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How to use cashless payment systems without overspending

The convenience of mobile wallets and contactless cards can encourage impulse buying, which makes budgeting all the more important


Mobile wallets and online payment systems allow you to take a set-it-and-forget-it approach to spending. But people tend to spend more when paying with credit cards than they do with cash, and the same likely holds true with cashless payment systems.

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The last time you went shopping, how did you pay for your purchases?

Did you use the tried-and-true method of swiping (or inserting) a credit or debit card? Or did you simply tap your smartphone to a payments terminal and move on with your day?

If the latter, you can expect that habit to grow. Cashless payment systems are becoming more ubiquitous, and tap-and-go checkouts will soon be old hat. Granted, they’re not universally beloved. The city of Philadelphia banned cashless businesses this year, and critics say cashless shops discriminate against low-income consumers who can’t obtain credit cards or bank accounts.

But Visa predicts that by the end of 2019, there will be 100 million contactless Visa cards in circulation in the U.S. Mobile wallets are growing in popularity as well: As of 2016, mobile wallet transactions accounted for nearly 9 percent of all noncash transactions globally.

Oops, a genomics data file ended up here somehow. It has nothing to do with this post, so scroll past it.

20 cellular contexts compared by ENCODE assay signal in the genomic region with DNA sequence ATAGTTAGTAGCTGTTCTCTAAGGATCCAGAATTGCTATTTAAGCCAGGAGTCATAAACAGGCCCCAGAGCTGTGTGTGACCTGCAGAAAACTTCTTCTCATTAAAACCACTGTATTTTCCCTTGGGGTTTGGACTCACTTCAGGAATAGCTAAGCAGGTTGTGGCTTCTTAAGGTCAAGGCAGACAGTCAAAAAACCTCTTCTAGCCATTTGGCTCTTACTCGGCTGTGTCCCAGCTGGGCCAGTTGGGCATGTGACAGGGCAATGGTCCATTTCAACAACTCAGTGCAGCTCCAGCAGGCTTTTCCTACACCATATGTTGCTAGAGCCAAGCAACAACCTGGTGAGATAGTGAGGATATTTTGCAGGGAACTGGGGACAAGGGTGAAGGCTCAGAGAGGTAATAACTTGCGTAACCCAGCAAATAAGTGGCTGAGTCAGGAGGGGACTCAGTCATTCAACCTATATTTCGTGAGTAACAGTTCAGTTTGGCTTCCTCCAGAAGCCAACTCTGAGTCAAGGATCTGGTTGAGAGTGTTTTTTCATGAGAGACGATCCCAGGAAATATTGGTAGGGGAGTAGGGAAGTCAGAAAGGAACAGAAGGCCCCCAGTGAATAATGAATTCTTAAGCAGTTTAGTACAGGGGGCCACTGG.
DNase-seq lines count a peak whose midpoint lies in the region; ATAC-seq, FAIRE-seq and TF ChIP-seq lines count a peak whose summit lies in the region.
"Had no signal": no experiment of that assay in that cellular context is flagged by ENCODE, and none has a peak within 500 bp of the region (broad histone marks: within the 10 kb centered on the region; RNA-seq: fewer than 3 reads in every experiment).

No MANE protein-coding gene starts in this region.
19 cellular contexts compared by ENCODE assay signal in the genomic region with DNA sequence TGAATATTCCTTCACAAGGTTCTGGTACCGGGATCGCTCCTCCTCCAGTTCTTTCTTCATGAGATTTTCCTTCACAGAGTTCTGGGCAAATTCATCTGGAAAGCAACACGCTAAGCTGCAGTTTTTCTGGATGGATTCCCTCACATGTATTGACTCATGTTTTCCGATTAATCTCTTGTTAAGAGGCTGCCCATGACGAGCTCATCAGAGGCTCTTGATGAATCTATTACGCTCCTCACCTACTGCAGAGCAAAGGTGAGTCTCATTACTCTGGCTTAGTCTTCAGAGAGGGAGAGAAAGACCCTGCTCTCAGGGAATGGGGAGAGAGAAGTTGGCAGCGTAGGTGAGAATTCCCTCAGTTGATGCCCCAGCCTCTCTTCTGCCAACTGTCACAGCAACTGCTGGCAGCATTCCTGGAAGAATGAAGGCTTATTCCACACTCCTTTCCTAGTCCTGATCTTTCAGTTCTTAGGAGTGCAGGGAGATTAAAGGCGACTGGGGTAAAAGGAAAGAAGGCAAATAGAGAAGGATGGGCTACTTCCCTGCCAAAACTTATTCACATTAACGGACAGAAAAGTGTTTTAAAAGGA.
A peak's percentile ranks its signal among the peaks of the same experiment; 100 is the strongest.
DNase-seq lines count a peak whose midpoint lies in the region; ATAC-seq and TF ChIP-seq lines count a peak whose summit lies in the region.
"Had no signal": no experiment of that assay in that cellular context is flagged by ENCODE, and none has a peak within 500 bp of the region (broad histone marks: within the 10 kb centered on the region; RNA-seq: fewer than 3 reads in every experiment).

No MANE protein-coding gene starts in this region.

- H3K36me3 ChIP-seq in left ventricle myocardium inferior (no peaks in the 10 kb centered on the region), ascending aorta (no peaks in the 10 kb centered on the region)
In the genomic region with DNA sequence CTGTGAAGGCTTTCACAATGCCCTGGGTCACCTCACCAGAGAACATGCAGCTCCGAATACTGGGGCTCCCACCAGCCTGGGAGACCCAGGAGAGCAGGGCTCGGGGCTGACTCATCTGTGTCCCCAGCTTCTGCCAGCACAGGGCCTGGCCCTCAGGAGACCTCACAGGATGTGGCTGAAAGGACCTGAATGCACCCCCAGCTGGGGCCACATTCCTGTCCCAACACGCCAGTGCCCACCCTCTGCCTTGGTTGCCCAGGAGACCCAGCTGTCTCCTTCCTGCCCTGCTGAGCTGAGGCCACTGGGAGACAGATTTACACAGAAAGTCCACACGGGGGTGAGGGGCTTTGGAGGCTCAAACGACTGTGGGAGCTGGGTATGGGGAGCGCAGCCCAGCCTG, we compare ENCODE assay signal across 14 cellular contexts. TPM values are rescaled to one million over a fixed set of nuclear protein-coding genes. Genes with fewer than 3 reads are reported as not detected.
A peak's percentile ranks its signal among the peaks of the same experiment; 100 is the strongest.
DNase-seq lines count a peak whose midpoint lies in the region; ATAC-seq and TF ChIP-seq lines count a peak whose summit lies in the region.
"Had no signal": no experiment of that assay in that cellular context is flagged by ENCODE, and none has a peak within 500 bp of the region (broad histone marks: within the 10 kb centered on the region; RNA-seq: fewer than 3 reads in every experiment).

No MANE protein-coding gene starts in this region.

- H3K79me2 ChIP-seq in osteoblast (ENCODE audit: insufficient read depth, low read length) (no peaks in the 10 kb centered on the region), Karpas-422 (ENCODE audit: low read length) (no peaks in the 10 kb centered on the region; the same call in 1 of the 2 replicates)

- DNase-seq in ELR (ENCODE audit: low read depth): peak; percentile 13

With Walt Disney World and festivals such as Lollapalooza turning wearables into payment methods as well, it’s not hard to imagine a time when inserting cards or paying with hard bills becomes a thing of the past.

Cashless convenience can encourage impulse spending

The great advantage of cashless transactions is convenience. Once you’ve linked your preferred credit or debit card to a particular account, you no longer need to reach for your wallet and fumble through a bunch of cards until you find the right one. Peer-to-peer payment options are also on the rise thanks to cashless technologies, as evidenced by Facebook Messenger’s and WeChat’s in-app payment features.

Mobile wallets and online payment systems are attractive because they allow you to take a set-it-and-forget-it approach to spending. But that’s not always a good thing. People tend to spend more when paying with credit cards than they do with cash, and the same likely holds true with cashless payment systems.

When your credit card is already linked to an online store account or a mobile wallet, there’s no natural break in the checkout process where you can think about what you’re spending. Purchases occur instantly, so it’s easy to dismiss one-off impulse buys.